Westside Books, $16.95, 248 pages
Cheryl Rainfield’s account of a teenage cutter, Scars, is a poignant, fictionalized story based on the author’s own self-harming episodes. Fifteen-year-old Kendra is struggling to recall the identity of her sexual abuser. She has suppressed the memory of the abuse to a point where the only relief she has is self-mutilation. Kendra, who is also struggling with relationship and sexual issues, is fortunate to find support from her therapist and her art teacher. Her parents seem willing to support the therapy sessions, but become reluctant to spend the money on them after her father announces he has lost his job. Kendra’s problems become even worse when she begins to suspect that someone is stalking her.||Kendra’s artistic endeavors are the one thing that she truly enjoys. Her art teacher, her dad, and her friends all consider her uniquely gifted, but her mother, who is a professional artist, can’t imagine Kendra’s unusual style ever being marketable. Then Kendra tries desperately to sell her artwork to pay for therapy . . . because until she can retrieve the memory of who abused her, she won’t be able to figure out who is stalking her.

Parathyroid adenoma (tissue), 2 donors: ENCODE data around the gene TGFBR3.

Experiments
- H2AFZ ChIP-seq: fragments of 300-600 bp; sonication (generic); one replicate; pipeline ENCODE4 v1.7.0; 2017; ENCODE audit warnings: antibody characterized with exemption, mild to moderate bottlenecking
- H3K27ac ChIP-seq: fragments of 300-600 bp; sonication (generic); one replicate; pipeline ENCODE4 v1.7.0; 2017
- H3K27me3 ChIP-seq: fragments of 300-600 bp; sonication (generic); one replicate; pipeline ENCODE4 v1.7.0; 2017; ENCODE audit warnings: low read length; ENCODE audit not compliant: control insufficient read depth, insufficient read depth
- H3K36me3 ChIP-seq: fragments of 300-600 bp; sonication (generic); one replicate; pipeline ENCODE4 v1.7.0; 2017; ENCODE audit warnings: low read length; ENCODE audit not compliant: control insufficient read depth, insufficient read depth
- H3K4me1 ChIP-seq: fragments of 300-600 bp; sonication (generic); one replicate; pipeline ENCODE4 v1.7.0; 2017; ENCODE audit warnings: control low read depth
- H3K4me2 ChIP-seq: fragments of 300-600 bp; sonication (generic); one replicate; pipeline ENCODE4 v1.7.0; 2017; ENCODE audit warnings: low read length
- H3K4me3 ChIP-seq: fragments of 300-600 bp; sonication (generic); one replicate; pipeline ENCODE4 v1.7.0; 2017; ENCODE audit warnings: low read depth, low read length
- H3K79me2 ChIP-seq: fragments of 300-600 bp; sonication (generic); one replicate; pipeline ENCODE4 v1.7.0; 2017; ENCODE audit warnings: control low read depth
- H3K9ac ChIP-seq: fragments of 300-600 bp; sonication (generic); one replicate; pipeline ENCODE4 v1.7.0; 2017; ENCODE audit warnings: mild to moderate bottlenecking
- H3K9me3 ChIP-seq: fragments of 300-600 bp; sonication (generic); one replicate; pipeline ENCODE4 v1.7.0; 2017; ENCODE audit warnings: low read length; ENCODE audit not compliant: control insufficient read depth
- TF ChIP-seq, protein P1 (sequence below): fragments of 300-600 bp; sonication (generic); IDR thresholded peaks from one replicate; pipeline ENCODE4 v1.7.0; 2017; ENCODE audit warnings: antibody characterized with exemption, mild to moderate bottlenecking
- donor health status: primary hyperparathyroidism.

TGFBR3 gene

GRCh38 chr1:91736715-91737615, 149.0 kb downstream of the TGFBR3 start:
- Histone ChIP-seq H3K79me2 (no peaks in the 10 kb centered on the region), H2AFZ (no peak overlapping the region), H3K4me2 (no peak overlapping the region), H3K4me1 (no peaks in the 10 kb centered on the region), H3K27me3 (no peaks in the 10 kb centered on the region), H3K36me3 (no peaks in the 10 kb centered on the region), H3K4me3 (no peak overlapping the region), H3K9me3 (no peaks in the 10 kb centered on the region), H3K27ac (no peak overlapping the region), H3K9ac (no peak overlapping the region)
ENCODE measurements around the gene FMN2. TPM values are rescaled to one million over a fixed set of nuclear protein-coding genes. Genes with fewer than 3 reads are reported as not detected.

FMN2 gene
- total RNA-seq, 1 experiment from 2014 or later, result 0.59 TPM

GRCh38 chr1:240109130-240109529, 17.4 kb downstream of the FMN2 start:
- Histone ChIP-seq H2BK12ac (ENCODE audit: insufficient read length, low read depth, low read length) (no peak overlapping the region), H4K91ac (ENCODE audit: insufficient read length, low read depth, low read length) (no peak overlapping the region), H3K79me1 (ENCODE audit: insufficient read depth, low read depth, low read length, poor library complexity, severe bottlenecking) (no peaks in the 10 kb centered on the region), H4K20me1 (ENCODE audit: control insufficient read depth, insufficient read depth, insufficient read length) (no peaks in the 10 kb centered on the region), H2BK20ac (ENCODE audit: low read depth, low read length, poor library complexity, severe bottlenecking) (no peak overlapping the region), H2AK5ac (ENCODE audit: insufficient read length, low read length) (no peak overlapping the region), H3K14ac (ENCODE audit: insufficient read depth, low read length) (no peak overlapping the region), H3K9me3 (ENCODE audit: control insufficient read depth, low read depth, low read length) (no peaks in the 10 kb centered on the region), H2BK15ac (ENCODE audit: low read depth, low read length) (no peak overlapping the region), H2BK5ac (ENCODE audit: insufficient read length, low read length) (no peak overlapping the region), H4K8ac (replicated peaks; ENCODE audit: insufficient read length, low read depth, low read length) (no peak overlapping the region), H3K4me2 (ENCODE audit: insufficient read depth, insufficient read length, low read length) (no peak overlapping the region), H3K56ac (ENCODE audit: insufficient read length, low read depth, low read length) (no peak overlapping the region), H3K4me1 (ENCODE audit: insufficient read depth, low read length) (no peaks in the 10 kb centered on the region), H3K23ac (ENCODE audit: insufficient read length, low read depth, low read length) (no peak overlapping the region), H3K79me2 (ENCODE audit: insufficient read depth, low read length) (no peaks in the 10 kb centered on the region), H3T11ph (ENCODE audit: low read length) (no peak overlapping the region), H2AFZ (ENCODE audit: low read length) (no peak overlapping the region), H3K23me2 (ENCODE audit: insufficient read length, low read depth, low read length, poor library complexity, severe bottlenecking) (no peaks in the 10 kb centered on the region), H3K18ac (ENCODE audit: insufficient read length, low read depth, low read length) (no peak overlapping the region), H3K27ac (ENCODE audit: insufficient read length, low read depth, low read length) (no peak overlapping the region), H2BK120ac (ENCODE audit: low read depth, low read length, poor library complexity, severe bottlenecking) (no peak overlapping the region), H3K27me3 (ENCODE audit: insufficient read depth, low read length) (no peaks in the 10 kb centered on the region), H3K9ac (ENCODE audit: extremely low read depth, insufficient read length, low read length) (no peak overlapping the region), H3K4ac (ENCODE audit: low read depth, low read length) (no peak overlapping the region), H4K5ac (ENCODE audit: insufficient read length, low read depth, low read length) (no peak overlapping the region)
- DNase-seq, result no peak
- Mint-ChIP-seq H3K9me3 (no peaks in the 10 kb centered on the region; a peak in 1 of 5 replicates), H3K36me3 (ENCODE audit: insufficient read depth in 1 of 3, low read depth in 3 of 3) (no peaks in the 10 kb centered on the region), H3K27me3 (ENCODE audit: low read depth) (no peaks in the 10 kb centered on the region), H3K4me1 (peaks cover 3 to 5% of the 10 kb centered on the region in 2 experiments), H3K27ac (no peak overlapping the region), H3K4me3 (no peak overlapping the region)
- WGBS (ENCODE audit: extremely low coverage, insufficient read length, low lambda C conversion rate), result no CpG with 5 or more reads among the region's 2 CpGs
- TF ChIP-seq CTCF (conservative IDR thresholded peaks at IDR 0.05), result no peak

Self-mutilation has become a teenage epidemic. Rainfield’s willingness to use her own experience to explore the issue is both brave and lacking. Her dark subject is something many parents and teachers want to understand. Unfortunately, the cognitive and physiological aspects of self-mutilation addictions are not thoroughly explored.
Reviewed by Sheli Ellsworth